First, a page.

Consider Singapore, which has leveraged an official doctrine of educational meritocracy to quickly transform itself into one of the world’s leading economies. This meteoric rise underscores the strength of the city-state’s much-envied school system, which consistently ranks near the top of global achievement charts in subjects like math and science. In broad strokes, the fixation on competition as a means of driving high achievement and of identifying talented students has met immense success. Yet, the label of meritocracy can be deceiving. For example, private tutoring, a prerequisite to even being able to compete, on average ranges from “$150 to $250 a month.” This amount, though trifling to the estimated one in six Singaporeans with disposable wealth exceeding one million dollars, is far out of reach for others.

The MOOC paradox provides the most recent example of promising educational innovation that has fallen short of its stated mandate to democratize education and combat societal inequality.

Beyond preparing students for the everyday rigor of the classroom, tutors are also instrumental in training Singaporeans in the lead up to high-stakes, standardized examinations. Singapore is not alone in that regard; private SAT tutoring is increasingly popular in the United States, with tutors earning over $50 an hour in cities like New York. However, unlike the United States’ scheme, Singapore’s meritocratic system employs test results early and often, in order to “stream” students based on academic ability. These divisions are not without nuance, as pupils are “banded” according to their success in given disciplines. For example, those who excel at science but are less skilled writers will be given accelerated materials in the former and more foundational work in the latter.

All things being equal, this educational paradigm is immensely appealing, as it offers tailored curricula in line with an individual’s strengths and weaknesses. But unfortunately, some students are more equal than others. This fact undermines the value-neutral intentions of the academic environment. Classrooms constructed with an eye to egalitarianism do little to combat — or even recognize — socioeconomic inequities that may define a student’s home life. Though all Singaporeans may take the same exams in the same spaces, they don’t enter the academic world on equal footing or with equal access to educational opportunities. Here, the specter of private tutoring looms large.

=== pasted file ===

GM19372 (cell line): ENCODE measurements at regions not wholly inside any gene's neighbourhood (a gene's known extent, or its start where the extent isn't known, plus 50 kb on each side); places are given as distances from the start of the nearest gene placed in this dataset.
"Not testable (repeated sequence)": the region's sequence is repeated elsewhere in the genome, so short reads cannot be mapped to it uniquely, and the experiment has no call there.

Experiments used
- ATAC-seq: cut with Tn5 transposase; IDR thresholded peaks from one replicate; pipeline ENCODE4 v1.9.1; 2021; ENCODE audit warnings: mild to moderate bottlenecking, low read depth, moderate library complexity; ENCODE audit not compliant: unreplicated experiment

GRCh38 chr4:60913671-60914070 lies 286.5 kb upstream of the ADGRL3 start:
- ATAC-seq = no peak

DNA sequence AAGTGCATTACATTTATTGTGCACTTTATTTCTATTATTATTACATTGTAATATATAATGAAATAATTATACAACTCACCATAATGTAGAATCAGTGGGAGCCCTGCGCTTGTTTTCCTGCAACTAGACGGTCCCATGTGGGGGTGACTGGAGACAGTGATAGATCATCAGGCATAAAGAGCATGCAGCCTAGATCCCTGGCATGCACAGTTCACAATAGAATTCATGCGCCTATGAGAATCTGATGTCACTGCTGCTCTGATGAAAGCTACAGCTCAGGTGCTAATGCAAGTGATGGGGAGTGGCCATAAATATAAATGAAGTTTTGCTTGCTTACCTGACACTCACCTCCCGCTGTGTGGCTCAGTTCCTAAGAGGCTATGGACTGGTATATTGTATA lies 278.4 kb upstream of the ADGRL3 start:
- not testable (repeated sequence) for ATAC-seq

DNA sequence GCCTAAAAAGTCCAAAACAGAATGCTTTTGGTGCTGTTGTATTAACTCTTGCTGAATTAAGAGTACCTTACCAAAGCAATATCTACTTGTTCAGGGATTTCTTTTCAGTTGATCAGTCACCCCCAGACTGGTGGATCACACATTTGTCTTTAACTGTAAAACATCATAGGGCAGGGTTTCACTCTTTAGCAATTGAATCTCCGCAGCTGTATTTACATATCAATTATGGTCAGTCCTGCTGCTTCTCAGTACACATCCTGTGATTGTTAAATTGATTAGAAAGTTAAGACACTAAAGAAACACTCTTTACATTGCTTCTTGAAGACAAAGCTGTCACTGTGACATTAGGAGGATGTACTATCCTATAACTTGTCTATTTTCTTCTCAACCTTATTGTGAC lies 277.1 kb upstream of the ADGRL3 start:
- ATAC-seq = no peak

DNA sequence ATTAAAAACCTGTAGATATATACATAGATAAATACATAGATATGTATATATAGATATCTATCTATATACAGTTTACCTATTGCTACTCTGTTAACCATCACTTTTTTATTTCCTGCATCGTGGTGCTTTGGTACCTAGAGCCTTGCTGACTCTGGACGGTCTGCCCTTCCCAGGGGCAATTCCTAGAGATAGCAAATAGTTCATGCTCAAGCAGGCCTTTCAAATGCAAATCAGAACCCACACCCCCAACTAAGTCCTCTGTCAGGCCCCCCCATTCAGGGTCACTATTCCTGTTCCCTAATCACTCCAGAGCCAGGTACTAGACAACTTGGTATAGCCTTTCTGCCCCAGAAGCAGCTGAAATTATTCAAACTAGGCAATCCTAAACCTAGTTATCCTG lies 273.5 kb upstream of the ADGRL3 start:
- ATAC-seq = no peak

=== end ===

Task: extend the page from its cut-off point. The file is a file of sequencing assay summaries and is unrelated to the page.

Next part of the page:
Yet, even without the influence of tutoring, there are still concerns about student measurement via testing. At their core, these concerns undermine the supposedly standardized nature of standardized testing. For example, numerous studies conducted in the US have linked average household income and SAT performance. These studies suggest that standardized test results may not be the result of natural ability alone. While it might be unfair to imply that this relationship transcends national boundaries, it’s naïve to dismiss the correlation between wealth and testing success off-hand.

The pursuit of egalitarian educational spaces is necessary as a means of generating social mobility and fighting socioeconomic inequality, but the present culture of meritocracy and egalitarianism is often blind to systematized inequities that shape educational outcomes. This cultural blindness ignores the advantages — like technical competency or access to private tutoring — that are informed by socioeconomic reality. Paradoxically, classrooms created with equality in mind may magnify, not mitigate, the unequal distribution of benefits along class divides. Hopefully we can jumpstart the process of creating a more equal meritocracy by recognizing the flaws in our existing culture of academic achievement.